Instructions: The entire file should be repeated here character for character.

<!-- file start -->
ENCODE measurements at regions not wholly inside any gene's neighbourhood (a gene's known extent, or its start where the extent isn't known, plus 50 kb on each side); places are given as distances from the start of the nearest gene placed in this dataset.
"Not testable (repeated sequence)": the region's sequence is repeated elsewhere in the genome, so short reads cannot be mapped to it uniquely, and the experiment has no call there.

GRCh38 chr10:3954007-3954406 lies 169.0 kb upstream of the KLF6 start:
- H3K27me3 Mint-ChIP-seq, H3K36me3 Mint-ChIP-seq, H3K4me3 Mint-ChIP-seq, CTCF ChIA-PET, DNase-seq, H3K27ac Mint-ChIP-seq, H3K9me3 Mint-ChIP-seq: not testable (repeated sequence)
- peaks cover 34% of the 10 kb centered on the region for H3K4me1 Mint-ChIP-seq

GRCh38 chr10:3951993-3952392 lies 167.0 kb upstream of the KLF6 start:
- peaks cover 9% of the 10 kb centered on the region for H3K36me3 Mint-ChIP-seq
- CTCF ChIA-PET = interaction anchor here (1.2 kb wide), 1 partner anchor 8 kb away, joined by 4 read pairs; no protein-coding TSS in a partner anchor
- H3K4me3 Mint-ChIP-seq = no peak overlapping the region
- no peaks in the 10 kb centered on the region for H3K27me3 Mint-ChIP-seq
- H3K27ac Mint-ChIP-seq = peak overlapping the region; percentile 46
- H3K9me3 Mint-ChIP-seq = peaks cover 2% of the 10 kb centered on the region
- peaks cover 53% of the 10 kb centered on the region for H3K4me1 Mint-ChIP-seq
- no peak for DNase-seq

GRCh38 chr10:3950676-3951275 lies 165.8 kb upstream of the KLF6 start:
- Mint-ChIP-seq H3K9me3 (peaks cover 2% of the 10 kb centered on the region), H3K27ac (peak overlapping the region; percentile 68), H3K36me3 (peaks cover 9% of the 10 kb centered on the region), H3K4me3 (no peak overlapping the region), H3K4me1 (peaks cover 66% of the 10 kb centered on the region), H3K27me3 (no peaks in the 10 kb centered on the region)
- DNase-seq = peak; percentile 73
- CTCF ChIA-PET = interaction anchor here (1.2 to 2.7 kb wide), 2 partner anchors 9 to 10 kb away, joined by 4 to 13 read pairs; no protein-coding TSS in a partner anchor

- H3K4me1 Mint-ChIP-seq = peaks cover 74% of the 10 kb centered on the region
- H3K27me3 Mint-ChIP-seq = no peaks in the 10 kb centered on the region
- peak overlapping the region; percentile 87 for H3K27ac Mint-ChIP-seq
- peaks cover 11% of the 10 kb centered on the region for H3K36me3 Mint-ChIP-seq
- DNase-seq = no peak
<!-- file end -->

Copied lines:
ENCODE measurements at regions not wholly inside any gene's neighbourhood (a gene's known extent, or its start where the extent isn't known, plus 50 kb on each side); places are given as distances from the start of the nearest gene placed in this dataset.
"Not testable (repeated sequence)": the region's sequence is repeated elsewhere in the genome, so short reads cannot be mapped to it uniquely, and the experiment has no call there.

GRCh38 chr10:3954007-3954406 lies 169.0 kb upstream of the KLF6 start:
- H3K27me3 Mint-ChIP-seq, H3K36me3 Mint-ChIP-seq, H3K4me3 Mint-ChIP-seq, CTCF ChIA-PET, DNase-seq, H3K27ac Mint-ChIP-seq, H3K9me3 Mint-ChIP-seq: not testable (repeated sequence)
- peaks cover 34% of the 10 kb centered on the region for H3K4me1 Mint-ChIP-seq

GRCh38 chr10:3951993-3952392 lies 167.0 kb upstream of the KLF6 start:
- peaks cover 9% of the 10 kb centered on the region for H3K36me3 Mint-ChIP-seq
- CTCF ChIA-PET = interaction anchor here (1.2 kb wide), 1 partner anchor 8 kb away, joined by 4 read pairs; no protein-coding TSS in a partner anchor
- H3K4me3 Mint-ChIP-seq = no peak overlapping the region
- no peaks in the 10 kb centered on the region for H3K27me3 Mint-ChIP-seq
- H3K27ac Mint-ChIP-seq = peak overlapping the region; percentile 46
- H3K9me3 Mint-ChIP-seq = peaks cover 2% of the 10 kb centered on the region
- peaks cover 53% of the 10 kb centered on the region for H3K4me1 Mint-ChIP-seq
- no peak for DNase-seq

GRCh38 chr10:3950676-3951275 lies 165.8 kb upstream of the KLF6 start:
- Mint-ChIP-seq H3K9me3 (peaks cover 2% of the 10 kb centered on the region), H3K27ac (peak overlapping the region; percentile 68), H3K36me3 (peaks cover 9% of the 10 kb centered on the region), H3K4me3 (no peak overlapping the region), H3K4me1 (peaks cover 66% of the 10 kb centered on the region), H3K27me3 (no peaks in the 10 kb centered on the region)
- DNase-seq = peak; percentile 73
- CTCF ChIA-PET = interaction anchor here (1.2 to 2.7 kb wide), 2 partner anchors 9 to 10 kb away, joined by 4 to 13 read pairs; no protein-coding TSS in a partner anchor

- H3K4me1 Mint-ChIP-seq = peaks cover 74% of the 10 kb centered on the region
- H3K27me3 Mint-ChIP-seq = no peaks in the 10 kb centered on the region
- peak overlapping the region; percentile 87 for H3K27ac Mint-ChIP-seq
- peaks cover 11% of the 10 kb centered on the region for H3K36me3 Mint-ChIP-seq
- DNase-seq = no peak